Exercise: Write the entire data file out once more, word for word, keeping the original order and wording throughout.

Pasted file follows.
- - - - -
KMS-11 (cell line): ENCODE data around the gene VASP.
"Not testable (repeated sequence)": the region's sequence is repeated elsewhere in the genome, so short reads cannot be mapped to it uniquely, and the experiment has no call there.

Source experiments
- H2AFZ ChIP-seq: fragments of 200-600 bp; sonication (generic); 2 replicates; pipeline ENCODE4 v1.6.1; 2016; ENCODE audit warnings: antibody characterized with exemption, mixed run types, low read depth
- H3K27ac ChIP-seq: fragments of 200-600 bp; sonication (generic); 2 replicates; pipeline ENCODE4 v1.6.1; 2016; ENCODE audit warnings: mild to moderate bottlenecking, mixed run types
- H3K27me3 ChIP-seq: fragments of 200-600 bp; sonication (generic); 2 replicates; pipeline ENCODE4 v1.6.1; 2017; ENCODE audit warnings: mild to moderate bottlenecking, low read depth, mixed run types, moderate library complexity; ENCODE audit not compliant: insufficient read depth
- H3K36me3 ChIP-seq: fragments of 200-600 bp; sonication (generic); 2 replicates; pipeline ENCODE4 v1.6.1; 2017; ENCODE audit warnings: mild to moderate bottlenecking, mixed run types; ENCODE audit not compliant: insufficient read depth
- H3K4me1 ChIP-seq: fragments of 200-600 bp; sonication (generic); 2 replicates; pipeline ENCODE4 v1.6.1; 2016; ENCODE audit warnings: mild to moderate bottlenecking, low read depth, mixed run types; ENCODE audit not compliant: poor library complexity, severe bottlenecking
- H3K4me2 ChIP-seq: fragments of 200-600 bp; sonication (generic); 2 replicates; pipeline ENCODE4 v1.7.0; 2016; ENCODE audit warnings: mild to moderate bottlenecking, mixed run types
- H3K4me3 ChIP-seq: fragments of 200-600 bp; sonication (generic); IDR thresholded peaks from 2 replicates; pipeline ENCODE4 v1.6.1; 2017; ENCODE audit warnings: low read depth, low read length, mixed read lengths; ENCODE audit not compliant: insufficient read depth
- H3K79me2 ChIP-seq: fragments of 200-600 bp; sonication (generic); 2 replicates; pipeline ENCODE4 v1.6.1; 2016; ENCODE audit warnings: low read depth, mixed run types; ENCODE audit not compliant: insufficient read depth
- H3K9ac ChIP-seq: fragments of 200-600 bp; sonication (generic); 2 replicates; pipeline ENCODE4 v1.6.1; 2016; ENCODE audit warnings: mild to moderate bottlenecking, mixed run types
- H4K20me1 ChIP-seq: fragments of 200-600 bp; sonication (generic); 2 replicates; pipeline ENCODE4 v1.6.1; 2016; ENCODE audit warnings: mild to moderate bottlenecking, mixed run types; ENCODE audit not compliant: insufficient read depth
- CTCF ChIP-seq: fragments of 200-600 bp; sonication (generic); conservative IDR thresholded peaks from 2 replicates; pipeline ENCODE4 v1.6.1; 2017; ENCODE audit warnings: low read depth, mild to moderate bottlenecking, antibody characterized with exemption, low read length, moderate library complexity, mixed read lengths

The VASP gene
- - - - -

KMS-11 (cell line): ENCODE data around the gene VASP.
"Not testable (repeated sequence)": the region's sequence is repeated elsewhere in the genome, so short reads cannot be mapped to it uniquely, and the experiment has no call there.

Source experiments
- H2AFZ ChIP-seq: fragments of 200-600 bp; sonication (generic); 2 replicates; pipeline ENCODE4 v1.6.1; 2016; ENCODE audit warnings: antibody characterized with exemption, mixed run types, low read depth
- H3K27ac ChIP-seq: fragments of 200-600 bp; sonication (generic); 2 replicates; pipeline ENCODE4 v1.6.1; 2016; ENCODE audit warnings: mild to moderate bottlenecking, mixed run types
- H3K27me3 ChIP-seq: fragments of 200-600 bp; sonication (generic); 2 replicates; pipeline ENCODE4 v1.6.1; 2017; ENCODE audit warnings: mild to moderate bottlenecking, low read depth, mixed run types, moderate library complexity; ENCODE audit not compliant: insufficient read depth
- H3K36me3 ChIP-seq: fragments of 200-600 bp; sonication (generic); 2 replicates; pipeline ENCODE4 v1.6.1; 2017; ENCODE audit warnings: mild to moderate bottlenecking, mixed run types; ENCODE audit not compliant: insufficient read depth
- H3K4me1 ChIP-seq: fragments of 200-600 bp; sonication (generic); 2 replicates; pipeline ENCODE4 v1.6.1; 2016; ENCODE audit warnings: mild to moderate bottlenecking, low read depth, mixed run types; ENCODE audit not compliant: poor library complexity, severe bottlenecking
- H3K4me2 ChIP-seq: fragments of 200-600 bp; sonication (generic); 2 replicates; pipeline ENCODE4 v1.7.0; 2016; ENCODE audit warnings: mild to moderate bottlenecking, mixed run types
- H3K4me3 ChIP-seq: fragments of 200-600 bp; sonication (generic); IDR thresholded peaks from 2 replicates; pipeline ENCODE4 v1.6.1; 2017; ENCODE audit warnings: low read depth, low read length, mixed read lengths; ENCODE audit not compliant: insufficient read depth
- H3K79me2 ChIP-seq: fragments of 200-600 bp; sonication (generic); 2 replicates; pipeline ENCODE4 v1.6.1; 2016; ENCODE audit warnings: low read depth, mixed run types; ENCODE audit not compliant: insufficient read depth
- H3K9ac ChIP-seq: fragments of 200-600 bp; sonication (generic); 2 replicates; pipeline ENCODE4 v1.6.1; 2016; ENCODE audit warnings: mild to moderate bottlenecking, mixed run types
- H4K20me1 ChIP-seq: fragments of 200-600 bp; sonication (generic); 2 replicates; pipeline ENCODE4 v1.6.1; 2016; ENCODE audit warnings: mild to moderate bottlenecking, mixed run types; ENCODE audit not compliant: insufficient read depth
- CTCF ChIP-seq: fragments of 200-600 bp; sonication (generic); conservative IDR thresholded peaks from 2 replicates; pipeline ENCODE4 v1.6.1; 2017; ENCODE audit warnings: low read depth, mild to moderate bottlenecking, antibody characterized with exemption, low read length, moderate library complexity, mixed read lengths

The VASP gene